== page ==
Trees and shrubs offer protection from strong winds, rains, and — depending on the butterfly — may offer overwintering sites for your new neighbors. While decorative butterfly houses may be attractive to you, realize that the butterflies may not agree. Just because it is called a butterfly house, does not make it so. Nature provided homes for its critters long before retailers got into the act.

Sunny locations are the best for your butterfly garden and are likely to attract a larger population and diversity of butterflies. If you are challenged with shade, do not give up. As mentioned earlier, the common violet is a host plant, and it grows in a fair amount of shade. It may not bring in large swallowtails to take nectar from its flower, but it can help you gain a better understanding of the large diversity of native butterflies in your area and what they need to survive. The next time you are walking in your spring garden, get on your knees to smell the violets, and see whether their leaves are ragged with holes. Take a look later that evening, and you may find the small larvae of a native fritillary in your yard.

Avoiding the use of synthetic pesticides is one of the decisions you must make, if you wish to establish a thriving butterfly garden. Another factor to weigh is what your butterfly garden will look like over the seasons. You should consider having continuous blooms from your nectar plants to provide an ongoing supply of food for your butterflies. Continuous blooming in your garden adds to your pleasure and the diets of the adult butterflies. Keep in mind that butterfly larvae will eat the host plants. In fact, they will eat dill and parsley down to stumps. Violets and other native host plants may have leaves with holes or sections missing. You don’t get something (butterflies) for nothing (food).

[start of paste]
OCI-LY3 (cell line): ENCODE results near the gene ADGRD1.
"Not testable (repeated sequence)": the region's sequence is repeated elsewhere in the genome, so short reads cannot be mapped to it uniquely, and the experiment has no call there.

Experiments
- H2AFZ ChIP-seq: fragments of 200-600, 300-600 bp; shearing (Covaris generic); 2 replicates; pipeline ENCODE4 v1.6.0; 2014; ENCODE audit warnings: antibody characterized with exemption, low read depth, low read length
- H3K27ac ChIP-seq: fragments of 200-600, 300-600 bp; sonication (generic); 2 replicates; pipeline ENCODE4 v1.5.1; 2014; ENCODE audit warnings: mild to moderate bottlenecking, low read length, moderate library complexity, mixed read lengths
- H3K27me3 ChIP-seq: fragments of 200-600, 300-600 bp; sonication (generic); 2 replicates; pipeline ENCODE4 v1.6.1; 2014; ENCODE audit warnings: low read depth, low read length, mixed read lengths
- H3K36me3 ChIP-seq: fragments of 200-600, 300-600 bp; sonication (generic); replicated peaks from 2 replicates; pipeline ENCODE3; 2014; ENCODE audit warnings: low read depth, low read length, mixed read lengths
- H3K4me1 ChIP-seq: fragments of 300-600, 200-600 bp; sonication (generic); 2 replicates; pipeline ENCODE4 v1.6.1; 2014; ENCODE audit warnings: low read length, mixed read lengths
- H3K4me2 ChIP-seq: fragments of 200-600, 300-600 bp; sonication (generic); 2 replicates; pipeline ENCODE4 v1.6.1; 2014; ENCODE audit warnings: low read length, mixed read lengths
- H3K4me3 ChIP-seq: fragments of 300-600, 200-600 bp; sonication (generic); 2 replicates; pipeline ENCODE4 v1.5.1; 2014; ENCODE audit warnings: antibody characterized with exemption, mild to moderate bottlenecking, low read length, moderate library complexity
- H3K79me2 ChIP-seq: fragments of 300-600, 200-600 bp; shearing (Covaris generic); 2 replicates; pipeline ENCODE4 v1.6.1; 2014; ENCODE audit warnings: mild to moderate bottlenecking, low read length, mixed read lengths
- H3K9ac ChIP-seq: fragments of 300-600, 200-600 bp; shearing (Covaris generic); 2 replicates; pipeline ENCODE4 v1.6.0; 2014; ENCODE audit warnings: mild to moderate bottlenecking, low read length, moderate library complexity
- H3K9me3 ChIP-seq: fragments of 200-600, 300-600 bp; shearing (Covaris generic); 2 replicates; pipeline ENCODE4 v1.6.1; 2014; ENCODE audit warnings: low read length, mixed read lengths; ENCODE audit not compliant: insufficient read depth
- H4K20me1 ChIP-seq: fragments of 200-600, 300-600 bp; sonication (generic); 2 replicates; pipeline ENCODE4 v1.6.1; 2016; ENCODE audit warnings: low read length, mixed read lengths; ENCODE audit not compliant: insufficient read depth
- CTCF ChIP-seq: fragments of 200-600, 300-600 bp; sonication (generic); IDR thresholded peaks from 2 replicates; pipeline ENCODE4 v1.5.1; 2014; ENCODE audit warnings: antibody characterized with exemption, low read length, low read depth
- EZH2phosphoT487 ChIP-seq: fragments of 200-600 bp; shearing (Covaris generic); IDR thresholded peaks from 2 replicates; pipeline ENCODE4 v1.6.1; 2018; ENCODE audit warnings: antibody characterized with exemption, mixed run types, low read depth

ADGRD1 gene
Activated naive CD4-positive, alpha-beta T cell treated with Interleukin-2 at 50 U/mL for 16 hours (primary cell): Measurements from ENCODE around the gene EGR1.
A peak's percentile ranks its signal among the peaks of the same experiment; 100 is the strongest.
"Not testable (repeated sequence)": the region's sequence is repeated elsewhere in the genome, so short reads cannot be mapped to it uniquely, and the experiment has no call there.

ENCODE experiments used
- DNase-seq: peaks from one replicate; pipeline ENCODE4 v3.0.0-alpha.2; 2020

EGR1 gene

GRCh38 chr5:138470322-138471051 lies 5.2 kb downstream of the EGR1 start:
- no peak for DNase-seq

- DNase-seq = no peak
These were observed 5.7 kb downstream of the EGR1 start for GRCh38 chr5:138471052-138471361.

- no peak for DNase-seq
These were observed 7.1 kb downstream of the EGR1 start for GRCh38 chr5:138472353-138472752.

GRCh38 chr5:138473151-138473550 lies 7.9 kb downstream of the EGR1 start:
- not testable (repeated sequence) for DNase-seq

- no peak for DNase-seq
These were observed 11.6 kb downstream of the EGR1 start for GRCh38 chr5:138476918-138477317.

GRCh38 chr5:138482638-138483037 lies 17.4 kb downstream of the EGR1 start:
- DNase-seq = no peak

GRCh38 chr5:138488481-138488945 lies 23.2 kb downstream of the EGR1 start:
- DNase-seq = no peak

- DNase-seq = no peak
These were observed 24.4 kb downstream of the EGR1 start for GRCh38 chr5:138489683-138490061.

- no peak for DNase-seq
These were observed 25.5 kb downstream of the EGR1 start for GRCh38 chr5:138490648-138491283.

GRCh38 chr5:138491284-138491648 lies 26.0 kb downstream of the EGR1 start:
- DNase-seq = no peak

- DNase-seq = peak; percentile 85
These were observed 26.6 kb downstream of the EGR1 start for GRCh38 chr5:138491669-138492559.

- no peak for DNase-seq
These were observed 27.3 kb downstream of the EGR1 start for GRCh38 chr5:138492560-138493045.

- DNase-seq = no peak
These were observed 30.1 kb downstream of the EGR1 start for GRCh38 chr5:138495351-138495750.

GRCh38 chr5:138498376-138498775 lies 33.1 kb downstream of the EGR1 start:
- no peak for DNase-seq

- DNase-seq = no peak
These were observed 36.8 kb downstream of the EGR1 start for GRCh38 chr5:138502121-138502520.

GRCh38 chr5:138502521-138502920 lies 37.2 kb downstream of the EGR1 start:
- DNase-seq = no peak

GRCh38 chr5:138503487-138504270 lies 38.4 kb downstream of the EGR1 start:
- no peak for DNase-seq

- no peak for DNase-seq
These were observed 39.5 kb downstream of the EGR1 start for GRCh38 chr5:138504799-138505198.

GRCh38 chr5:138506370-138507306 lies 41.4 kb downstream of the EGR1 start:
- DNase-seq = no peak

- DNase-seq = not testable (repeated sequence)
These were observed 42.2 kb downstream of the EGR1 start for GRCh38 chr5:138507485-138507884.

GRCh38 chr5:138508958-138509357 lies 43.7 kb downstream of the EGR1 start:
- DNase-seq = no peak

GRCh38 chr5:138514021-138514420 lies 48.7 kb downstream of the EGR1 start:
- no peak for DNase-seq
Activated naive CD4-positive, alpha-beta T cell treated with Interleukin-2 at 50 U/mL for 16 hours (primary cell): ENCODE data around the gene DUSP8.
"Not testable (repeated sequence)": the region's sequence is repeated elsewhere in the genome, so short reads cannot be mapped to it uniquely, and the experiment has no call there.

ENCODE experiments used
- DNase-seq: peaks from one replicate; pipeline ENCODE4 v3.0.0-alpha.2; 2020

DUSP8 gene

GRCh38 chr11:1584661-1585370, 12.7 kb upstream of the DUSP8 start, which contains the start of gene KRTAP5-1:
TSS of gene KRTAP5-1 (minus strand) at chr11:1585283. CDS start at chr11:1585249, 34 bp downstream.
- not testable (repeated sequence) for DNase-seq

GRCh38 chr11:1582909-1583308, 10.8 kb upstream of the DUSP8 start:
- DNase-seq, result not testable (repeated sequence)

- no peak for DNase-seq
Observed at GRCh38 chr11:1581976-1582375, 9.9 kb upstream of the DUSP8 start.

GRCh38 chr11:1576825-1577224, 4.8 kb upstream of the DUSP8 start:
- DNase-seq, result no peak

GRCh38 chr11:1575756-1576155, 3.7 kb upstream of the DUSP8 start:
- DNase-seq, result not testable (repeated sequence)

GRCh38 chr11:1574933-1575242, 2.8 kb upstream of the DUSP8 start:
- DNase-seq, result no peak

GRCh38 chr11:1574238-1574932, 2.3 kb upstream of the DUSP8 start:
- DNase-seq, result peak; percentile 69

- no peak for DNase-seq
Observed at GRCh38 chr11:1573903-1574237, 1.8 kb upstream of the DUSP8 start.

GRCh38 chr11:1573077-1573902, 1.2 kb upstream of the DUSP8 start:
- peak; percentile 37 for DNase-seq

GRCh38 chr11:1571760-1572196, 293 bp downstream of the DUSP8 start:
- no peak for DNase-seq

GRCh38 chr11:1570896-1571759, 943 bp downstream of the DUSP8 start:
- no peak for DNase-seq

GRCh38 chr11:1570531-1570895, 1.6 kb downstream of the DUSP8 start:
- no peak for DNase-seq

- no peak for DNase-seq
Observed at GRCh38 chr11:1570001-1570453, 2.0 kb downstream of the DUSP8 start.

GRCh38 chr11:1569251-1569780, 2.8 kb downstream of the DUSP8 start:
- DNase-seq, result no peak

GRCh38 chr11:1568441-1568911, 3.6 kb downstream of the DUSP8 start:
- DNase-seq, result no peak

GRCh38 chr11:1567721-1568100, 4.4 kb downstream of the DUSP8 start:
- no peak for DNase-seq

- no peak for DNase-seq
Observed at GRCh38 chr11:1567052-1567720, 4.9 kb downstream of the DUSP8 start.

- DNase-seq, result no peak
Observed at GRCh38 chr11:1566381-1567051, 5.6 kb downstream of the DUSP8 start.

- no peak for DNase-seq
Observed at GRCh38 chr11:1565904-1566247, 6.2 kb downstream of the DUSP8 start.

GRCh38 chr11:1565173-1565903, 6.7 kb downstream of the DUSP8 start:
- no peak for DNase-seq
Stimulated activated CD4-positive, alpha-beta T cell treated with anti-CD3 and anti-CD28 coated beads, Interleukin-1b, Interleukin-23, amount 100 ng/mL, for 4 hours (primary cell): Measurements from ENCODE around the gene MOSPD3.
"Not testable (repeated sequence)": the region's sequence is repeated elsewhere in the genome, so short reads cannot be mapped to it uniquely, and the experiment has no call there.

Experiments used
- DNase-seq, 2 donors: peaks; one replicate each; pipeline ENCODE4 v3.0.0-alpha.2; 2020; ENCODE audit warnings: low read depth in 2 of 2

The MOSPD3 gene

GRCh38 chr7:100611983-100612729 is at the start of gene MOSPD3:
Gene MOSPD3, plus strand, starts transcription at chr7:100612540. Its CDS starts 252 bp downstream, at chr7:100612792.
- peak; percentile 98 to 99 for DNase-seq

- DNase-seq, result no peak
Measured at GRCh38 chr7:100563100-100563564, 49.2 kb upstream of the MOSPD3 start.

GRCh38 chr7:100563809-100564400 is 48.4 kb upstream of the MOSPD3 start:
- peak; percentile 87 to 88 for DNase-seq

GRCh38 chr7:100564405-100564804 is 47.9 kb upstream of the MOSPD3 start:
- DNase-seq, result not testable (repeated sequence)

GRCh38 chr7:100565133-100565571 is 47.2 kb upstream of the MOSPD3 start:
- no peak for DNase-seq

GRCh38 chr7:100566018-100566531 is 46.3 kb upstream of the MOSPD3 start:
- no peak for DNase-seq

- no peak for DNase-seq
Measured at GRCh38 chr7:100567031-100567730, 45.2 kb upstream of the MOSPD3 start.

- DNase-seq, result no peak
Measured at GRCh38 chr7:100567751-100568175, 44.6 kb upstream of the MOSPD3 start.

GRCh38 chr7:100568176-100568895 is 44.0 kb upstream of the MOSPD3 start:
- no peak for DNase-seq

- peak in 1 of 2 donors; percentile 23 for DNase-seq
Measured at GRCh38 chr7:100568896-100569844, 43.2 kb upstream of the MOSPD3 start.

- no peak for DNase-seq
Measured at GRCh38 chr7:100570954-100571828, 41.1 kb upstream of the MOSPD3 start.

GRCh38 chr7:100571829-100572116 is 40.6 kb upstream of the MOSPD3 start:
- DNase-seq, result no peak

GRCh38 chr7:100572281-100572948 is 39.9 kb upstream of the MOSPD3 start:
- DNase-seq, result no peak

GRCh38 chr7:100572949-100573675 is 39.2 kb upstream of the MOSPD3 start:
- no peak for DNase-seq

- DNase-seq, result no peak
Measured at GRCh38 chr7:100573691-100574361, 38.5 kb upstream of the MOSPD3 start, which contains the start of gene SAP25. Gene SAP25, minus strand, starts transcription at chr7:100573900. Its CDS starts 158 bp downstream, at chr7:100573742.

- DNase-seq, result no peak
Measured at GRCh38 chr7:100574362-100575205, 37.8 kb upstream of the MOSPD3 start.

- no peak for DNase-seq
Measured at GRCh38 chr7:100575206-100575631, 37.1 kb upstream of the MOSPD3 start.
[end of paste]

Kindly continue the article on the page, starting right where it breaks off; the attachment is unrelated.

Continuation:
Another concern for some gardeners is that seedpods of milkweed will burst, sending their seeds to float through the air. Summer rains can often make the silky filaments clump and look like there are pieces of wet toilet paper hanging around your yard. In other words, butterfly gardens can be a bit messy-looking at times, but the butterflies, bees and other pollinators and wildlife LOVE this look. It is what they need and want in a home.

milkweed seed pods

milkweed (Asclepias tuberosa) seed pods

An approach to consider for your garden may be to interplant host and nectar plants together or to reserve back lots for host plants and front lots for nectar plants. If you plant, nature will come. A little planning prior to your planting will help make managing your garden easier, requiring less maintenance.

In summary, if you want to attract butterflies to your space:

  • Plant both nectar and host plants
  • Plant a variety of flowering plants to ensure continuous bloom over the growing season, which will support a variety of butterflies and encourage offspring
  • Offer a puddling spot in a sunny location
  • Provide some protective shelter
  • Eliminate the use of synthetic pesticides in your yard

For the Birds, Butterflies & Hummingbirds: Creating Inviting Habitats, Mary Free, Virginia Cooperative
Butterflies and Moths of North America
Butterflies Occurring in the DC Area, Lep Log Blog
The Butterfly Society of Virginia